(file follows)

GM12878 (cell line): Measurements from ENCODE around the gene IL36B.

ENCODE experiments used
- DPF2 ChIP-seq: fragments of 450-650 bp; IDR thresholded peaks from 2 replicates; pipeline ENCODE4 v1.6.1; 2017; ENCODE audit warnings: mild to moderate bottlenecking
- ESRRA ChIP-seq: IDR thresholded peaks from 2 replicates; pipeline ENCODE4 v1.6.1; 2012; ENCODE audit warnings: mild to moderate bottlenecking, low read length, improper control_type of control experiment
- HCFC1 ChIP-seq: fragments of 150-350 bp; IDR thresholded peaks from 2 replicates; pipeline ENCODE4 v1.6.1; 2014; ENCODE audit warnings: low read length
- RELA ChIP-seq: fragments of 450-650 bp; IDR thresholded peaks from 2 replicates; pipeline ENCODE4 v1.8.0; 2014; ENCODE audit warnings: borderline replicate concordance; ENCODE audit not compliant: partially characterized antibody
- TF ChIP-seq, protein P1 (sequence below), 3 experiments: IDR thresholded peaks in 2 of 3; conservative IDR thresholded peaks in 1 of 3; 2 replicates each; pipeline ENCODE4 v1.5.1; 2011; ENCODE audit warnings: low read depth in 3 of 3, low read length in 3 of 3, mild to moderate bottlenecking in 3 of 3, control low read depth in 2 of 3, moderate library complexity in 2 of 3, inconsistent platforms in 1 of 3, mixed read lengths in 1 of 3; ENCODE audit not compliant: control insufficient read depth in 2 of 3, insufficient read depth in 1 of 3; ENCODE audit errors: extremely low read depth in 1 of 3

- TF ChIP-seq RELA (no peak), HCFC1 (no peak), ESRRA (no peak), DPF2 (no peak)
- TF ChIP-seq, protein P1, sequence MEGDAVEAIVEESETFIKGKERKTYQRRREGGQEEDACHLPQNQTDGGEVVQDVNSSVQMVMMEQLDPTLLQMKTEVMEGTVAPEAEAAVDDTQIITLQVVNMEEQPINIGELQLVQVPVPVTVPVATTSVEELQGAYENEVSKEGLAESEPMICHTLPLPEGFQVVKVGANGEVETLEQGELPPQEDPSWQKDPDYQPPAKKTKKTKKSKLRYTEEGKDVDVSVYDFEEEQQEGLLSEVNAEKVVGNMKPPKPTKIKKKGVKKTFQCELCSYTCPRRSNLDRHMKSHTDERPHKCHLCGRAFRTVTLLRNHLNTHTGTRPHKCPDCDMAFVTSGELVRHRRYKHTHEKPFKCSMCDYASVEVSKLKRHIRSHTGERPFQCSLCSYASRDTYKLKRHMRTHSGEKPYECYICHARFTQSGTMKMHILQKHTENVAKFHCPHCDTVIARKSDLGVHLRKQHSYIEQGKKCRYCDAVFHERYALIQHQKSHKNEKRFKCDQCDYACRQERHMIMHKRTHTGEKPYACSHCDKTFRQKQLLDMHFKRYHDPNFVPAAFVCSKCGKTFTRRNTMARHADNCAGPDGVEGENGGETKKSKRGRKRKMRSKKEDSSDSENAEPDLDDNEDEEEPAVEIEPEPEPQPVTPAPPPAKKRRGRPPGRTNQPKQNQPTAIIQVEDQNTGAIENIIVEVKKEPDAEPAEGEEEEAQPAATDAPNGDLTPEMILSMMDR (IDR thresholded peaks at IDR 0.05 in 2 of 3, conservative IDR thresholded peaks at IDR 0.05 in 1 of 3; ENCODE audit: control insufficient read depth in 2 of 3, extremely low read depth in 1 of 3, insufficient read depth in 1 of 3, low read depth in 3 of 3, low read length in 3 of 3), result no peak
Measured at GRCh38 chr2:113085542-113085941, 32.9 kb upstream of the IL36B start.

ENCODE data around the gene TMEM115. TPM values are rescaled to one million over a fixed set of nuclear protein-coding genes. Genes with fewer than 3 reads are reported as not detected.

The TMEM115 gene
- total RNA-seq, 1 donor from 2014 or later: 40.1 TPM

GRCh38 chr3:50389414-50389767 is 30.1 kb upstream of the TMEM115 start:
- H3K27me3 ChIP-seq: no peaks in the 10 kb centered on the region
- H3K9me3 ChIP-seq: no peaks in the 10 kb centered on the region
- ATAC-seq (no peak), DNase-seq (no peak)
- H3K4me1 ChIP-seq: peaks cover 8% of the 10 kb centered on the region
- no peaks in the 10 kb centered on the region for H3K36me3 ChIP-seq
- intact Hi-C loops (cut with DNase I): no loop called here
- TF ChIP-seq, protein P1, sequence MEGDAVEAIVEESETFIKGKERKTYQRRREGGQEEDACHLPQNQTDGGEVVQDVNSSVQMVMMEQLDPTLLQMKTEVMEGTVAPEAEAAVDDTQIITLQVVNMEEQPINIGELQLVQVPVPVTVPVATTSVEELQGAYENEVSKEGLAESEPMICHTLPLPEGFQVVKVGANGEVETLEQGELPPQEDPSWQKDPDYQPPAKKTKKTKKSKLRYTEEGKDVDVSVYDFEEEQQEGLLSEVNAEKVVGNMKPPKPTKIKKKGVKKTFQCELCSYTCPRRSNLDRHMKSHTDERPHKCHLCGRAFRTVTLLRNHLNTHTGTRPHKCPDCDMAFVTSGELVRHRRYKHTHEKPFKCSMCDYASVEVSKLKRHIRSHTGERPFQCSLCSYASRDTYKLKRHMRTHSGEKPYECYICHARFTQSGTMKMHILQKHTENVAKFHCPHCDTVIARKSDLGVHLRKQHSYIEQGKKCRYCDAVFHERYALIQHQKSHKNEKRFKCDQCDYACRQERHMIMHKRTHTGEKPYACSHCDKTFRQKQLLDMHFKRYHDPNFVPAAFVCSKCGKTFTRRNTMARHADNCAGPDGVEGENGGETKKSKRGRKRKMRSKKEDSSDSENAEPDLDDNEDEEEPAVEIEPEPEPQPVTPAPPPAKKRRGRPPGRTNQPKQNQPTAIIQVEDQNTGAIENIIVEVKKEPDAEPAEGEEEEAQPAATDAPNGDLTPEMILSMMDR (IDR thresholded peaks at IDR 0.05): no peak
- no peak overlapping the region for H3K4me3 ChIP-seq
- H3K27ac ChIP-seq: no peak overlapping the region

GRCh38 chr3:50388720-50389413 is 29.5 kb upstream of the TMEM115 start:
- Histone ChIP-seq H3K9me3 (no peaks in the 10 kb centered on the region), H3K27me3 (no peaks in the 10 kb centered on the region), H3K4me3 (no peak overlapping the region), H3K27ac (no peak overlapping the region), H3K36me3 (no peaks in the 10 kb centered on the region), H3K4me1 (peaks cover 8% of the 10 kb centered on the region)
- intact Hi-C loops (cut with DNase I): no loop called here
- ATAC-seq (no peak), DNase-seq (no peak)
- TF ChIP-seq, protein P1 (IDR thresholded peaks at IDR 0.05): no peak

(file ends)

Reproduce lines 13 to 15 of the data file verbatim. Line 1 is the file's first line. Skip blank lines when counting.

- total RNA-seq, 1 donor from 2014 or later: 40.1 TPM

GRCh38 chr3:50389414-50389767 is 30.1 kb upstream of the TMEM115 start:
- H3K27me3 ChIP-seq: no peaks in the 10 kb centered on the region